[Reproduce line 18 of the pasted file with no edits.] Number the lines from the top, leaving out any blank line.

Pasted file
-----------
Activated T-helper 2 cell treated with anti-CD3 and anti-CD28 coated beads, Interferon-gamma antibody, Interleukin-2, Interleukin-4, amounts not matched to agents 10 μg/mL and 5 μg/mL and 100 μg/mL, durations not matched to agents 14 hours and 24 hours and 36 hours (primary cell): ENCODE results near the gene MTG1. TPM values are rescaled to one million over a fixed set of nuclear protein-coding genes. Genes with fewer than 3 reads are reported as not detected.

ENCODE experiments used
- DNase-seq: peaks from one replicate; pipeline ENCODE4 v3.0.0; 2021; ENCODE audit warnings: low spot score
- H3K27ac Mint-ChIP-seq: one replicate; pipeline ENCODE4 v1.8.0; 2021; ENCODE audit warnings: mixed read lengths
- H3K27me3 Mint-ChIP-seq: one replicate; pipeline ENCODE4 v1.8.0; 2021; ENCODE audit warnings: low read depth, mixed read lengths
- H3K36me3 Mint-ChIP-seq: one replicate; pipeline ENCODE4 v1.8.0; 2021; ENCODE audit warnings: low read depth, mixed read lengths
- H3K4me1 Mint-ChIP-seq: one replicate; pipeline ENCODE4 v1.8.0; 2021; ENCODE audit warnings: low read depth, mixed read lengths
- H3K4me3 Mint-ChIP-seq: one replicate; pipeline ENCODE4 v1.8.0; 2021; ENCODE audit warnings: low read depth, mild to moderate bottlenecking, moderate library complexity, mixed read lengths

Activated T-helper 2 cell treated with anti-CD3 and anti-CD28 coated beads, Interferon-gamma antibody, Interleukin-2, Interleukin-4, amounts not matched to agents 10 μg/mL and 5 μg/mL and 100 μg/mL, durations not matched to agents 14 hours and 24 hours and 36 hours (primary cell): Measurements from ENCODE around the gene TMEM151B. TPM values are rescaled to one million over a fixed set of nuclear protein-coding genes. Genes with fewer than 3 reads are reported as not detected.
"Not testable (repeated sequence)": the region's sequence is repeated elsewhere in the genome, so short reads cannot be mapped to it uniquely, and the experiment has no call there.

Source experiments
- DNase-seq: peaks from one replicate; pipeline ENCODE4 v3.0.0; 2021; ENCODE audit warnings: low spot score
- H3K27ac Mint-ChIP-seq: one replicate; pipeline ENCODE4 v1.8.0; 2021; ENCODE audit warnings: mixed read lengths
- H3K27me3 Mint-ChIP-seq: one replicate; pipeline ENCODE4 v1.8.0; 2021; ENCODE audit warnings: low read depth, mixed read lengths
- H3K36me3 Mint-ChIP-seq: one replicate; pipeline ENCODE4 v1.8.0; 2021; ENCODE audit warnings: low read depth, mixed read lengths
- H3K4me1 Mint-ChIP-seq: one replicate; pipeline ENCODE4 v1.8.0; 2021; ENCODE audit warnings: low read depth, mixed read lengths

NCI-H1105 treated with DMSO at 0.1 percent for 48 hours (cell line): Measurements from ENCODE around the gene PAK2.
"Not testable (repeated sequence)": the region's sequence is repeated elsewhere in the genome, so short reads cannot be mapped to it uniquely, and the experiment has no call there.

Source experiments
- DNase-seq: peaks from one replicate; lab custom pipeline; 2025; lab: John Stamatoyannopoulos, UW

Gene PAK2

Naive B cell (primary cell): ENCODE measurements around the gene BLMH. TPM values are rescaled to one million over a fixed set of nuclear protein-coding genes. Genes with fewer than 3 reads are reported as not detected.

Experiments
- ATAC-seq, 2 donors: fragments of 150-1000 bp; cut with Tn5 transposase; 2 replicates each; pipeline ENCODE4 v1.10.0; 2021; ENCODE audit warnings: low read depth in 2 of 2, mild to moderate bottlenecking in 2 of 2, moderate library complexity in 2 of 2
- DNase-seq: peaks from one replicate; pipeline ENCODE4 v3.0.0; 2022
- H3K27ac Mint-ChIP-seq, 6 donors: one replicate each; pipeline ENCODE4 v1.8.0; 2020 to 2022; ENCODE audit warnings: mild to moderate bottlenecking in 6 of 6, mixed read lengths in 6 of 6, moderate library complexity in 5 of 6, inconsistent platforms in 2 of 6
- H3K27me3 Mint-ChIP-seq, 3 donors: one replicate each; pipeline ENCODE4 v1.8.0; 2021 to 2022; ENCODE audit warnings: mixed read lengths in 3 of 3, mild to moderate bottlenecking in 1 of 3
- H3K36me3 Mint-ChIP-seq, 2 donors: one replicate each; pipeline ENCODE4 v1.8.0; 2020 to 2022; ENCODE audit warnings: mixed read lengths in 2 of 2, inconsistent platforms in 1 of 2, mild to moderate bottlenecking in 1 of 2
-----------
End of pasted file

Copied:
"Not testable (repeated sequence)": the region's sequence is repeated elsewhere in the genome, so short reads cannot be mapped to it uniquely, and the experiment has no call there.